In fact, that will be the real state of the nation address, telling us exactly what that state is and what must be done about it.

Indeed, in this moment of economic crisis, Zuma has in effect handed over the leadership of the country to Gordhan, who he humiliated only recently by removing him from the Treasury to a more minor ministerial post. If we get out of this hole Zuma has dug for us, it will be thanks to Gordhan. He is tough and capable. But if he succeeds, don’t expect Zuma to reward or even thank him. Zuma doesn’t admire competence. It shows him up.

Which brings one to the question of what caused Zuma’s sudden volte-face. I reckon there were two things that happened in quick succession that caused him to panic. The first was when the economic consequences of his headstrong firing of Nhlanhla Nene as finance minister brought him into confrontation with the top six members of the African National Congress national executive committee, who warned that unless he reversed his decision immediately they would abandon him.

Incidentally, Zuma still has not given a reason for firing Nene — probably because it is too embarrassing to disclose. The EFF had announced they would make that their key point at the state of the nation address, but with all their points of order they never got around to it.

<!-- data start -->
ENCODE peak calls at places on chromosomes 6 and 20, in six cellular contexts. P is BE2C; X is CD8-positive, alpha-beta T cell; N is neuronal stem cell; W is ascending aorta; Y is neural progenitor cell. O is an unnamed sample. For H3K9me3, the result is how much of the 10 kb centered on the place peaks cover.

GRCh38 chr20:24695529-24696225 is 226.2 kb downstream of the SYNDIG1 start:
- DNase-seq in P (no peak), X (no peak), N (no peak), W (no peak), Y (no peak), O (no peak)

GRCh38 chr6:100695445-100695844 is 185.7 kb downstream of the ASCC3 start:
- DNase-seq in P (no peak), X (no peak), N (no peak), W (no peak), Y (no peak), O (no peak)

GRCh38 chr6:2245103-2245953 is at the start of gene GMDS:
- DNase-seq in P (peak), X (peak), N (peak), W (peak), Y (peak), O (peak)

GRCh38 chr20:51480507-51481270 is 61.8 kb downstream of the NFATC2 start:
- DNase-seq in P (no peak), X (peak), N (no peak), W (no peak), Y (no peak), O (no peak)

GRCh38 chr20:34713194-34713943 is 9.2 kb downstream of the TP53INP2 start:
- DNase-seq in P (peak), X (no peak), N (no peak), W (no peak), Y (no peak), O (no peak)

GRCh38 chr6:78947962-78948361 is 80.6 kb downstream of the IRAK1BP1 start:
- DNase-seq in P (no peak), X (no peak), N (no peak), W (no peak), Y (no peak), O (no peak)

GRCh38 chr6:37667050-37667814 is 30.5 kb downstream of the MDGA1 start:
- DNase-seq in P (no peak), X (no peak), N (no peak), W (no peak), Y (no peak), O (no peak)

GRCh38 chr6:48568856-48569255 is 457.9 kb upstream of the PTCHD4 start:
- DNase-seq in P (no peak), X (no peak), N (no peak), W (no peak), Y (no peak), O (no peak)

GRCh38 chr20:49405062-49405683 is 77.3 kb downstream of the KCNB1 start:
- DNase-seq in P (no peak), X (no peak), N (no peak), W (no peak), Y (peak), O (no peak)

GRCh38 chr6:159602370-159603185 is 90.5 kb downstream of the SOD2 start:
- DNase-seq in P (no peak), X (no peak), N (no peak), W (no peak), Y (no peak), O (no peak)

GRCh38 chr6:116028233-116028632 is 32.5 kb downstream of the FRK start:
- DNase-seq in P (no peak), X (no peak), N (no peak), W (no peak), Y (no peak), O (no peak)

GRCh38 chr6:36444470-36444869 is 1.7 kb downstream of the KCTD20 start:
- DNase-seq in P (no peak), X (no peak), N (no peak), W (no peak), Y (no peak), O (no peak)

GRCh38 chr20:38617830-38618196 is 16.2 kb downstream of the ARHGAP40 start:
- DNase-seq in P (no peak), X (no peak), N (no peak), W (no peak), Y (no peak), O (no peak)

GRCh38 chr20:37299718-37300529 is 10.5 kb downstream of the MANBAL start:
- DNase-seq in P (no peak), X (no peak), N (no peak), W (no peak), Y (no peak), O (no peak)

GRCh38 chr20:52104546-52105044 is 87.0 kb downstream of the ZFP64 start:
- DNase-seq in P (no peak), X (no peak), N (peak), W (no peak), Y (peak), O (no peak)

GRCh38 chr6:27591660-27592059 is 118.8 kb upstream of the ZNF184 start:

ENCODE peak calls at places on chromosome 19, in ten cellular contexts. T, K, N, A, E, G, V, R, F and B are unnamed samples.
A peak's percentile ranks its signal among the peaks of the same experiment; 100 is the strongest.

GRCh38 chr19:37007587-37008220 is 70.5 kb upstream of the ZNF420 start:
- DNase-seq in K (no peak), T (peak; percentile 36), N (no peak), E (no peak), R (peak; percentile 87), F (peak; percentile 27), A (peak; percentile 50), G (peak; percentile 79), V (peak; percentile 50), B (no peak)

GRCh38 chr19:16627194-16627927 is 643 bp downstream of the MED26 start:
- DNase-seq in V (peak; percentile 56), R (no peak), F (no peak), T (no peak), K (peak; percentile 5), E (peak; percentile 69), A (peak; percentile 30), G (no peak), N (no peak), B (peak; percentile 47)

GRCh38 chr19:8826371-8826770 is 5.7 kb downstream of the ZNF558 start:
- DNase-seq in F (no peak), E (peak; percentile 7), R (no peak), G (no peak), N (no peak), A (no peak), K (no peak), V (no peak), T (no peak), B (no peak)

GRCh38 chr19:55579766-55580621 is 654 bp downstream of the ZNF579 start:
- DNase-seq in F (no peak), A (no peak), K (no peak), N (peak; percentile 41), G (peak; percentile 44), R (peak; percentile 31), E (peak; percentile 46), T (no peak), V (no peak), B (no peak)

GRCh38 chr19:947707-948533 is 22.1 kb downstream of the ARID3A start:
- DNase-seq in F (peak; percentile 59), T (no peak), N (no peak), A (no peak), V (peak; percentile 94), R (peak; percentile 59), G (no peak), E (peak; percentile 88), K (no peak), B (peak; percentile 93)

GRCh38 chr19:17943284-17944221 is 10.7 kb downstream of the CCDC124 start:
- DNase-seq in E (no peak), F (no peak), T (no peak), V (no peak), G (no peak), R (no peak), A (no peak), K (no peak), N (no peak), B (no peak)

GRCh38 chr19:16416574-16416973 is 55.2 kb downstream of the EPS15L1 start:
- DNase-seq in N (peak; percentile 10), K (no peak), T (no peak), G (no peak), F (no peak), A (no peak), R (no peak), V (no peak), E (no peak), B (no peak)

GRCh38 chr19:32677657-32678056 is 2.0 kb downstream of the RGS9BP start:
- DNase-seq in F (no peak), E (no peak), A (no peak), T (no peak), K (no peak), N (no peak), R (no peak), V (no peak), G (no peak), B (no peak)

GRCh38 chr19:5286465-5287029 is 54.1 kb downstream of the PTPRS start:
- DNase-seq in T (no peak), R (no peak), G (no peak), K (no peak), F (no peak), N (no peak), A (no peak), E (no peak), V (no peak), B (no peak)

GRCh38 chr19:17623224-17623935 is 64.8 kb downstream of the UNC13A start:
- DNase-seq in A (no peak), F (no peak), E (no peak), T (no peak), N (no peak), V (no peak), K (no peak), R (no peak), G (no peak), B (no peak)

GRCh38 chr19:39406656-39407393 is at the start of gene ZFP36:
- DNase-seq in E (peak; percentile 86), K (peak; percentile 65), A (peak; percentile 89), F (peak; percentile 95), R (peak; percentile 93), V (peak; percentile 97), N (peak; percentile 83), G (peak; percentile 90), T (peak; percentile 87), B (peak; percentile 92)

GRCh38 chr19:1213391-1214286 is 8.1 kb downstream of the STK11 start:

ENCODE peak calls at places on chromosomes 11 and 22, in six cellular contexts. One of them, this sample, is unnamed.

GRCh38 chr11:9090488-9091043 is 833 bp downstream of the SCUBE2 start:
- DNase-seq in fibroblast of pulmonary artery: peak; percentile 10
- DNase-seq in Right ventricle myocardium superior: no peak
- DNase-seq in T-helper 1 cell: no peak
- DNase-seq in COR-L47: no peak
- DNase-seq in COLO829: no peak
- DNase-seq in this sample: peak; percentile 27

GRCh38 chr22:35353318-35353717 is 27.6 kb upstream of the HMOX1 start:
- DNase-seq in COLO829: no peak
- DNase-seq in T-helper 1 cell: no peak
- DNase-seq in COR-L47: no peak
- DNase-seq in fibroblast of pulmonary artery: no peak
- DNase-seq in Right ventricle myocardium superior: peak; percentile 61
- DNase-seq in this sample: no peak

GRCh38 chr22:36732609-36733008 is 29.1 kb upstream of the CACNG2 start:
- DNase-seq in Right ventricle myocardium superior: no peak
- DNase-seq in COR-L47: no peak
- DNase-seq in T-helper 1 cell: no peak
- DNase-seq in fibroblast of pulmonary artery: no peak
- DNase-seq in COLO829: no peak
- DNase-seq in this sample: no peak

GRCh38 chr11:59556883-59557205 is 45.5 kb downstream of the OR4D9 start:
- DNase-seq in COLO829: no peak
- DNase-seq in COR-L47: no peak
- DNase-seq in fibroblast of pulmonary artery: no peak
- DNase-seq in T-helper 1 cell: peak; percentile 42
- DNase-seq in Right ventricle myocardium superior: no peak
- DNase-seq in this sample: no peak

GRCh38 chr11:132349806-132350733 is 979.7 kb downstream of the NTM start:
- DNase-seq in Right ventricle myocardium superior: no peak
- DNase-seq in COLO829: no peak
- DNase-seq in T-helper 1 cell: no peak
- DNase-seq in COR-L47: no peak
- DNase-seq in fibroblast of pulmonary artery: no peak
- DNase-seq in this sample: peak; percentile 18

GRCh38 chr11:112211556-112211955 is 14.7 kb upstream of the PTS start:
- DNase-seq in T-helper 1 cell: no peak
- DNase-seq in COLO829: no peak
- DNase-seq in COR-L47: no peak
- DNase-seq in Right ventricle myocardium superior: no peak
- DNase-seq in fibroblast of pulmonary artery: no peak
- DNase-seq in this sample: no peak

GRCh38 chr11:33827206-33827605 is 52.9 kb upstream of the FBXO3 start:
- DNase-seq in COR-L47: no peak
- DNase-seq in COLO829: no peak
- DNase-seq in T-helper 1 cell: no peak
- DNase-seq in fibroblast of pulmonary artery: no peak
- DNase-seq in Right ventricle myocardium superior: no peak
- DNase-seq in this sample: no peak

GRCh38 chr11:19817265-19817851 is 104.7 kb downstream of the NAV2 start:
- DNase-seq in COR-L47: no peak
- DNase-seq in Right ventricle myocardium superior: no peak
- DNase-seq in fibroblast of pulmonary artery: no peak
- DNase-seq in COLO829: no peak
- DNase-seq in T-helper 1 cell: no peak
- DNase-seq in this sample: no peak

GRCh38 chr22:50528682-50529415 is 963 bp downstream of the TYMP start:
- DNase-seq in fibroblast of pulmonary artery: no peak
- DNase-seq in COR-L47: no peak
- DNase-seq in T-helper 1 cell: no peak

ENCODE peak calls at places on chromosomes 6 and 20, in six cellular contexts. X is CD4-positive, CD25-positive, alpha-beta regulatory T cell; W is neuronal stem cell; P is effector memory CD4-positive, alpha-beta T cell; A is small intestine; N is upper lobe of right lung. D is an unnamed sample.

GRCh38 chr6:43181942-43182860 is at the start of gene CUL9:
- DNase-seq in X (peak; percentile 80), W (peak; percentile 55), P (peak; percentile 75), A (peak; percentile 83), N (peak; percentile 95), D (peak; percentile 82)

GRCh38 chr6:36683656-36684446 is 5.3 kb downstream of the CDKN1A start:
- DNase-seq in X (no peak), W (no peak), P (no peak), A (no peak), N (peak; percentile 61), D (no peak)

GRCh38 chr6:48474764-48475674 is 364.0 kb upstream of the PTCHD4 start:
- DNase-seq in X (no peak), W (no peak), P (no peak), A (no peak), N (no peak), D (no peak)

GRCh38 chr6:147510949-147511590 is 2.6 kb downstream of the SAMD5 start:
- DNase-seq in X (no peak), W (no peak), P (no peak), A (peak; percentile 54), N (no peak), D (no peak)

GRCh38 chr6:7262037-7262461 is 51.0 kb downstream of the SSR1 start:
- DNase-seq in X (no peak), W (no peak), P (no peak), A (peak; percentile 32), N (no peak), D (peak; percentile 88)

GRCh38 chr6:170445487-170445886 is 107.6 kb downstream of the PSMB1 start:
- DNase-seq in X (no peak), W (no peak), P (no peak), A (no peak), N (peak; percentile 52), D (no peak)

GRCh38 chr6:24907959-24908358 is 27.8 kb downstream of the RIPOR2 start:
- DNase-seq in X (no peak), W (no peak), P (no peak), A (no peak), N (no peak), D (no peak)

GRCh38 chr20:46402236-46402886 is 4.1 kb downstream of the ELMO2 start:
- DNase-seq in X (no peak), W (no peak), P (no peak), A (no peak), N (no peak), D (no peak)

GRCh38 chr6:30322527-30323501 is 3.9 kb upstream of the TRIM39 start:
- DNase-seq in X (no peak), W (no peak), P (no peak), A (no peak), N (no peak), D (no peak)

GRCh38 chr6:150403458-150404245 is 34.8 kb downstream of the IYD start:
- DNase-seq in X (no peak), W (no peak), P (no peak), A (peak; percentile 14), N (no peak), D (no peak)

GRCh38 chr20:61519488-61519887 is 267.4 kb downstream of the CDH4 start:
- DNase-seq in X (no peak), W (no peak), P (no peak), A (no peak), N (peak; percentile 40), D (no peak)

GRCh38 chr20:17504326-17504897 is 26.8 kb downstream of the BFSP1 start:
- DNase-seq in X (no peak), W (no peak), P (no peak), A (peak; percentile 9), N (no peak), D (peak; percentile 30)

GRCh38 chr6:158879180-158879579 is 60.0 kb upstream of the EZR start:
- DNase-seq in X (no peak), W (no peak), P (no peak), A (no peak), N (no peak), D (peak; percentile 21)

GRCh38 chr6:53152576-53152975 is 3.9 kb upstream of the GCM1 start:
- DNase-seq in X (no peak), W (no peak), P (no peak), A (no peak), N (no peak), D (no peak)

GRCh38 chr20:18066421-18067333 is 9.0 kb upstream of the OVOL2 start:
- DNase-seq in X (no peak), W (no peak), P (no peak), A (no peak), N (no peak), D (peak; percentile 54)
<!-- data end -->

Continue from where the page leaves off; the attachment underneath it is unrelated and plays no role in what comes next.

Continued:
The second shock must have been when Zuma’s advocate, Jeremy Gauntlett, gave him the fright of his life during a consultation before the Constitutional Court hearing on the Nkandla issue last week. One can only assume Gauntlett warned him that Public Protector Thuli Madonsela’s findings were not just recommendations, as Zuma had argued for two years, but were bound to be acted upon because her role is entrenched in the Constitution. Zuma’s brushing them aside could therefore open him up to an impeachment procedure.

Panic stations! Impeachment must be his worst nightmare. A president removed from office for violating the Constitution, which he has sworn to uphold, may not receive any benefits of that office, and may not serve in any public office. So bang would go his presidential pension, free cars, flights, guards, medical aid, Nkandla and all.

Yet I am surprised Zuma flinched at the prospect, for the likelihood of a successful impeachment action is slim. It requires a two-thirds majority in the National Assembly, and the notion of large numbers of ANC MPs turning against their president is remote. Or has Zuma been so unnerved by that confrontation with the top six that he no longer feels so sure about this?

What is certain is that he has been wounded and looks worried. But it would be a mistake to imagine he is finished. Zuma the survivor is too crafty to be written off just yet. Even at what must be the lowest point in his career he displayed his low cunning by suggesting that a great saving could be made by having one capital instead of two, which would mean moving Parliament from Cape Town to Pretoria.

It won’t happen, of course. The Mandela administration spent two years looking into the feasibility of such a move, and rejected it because the billions needed to build a new Parliament and parliamentary village for 400 MPs and staffers in Pretoria when all these facilities already exist in Cape Town, would be a horrendous waste.

Zuma knows we are even less able to afford it now. But he knew, too, that his statement would make front-page headlines the morning after his bad day at the office — winning some votes for the ANC in the marginal Tshwane municipal election while sticking a finger in the eye of Democratic Alliance-controlled Cape Town.

• Sparks is a former editor of the Rand Daily Mail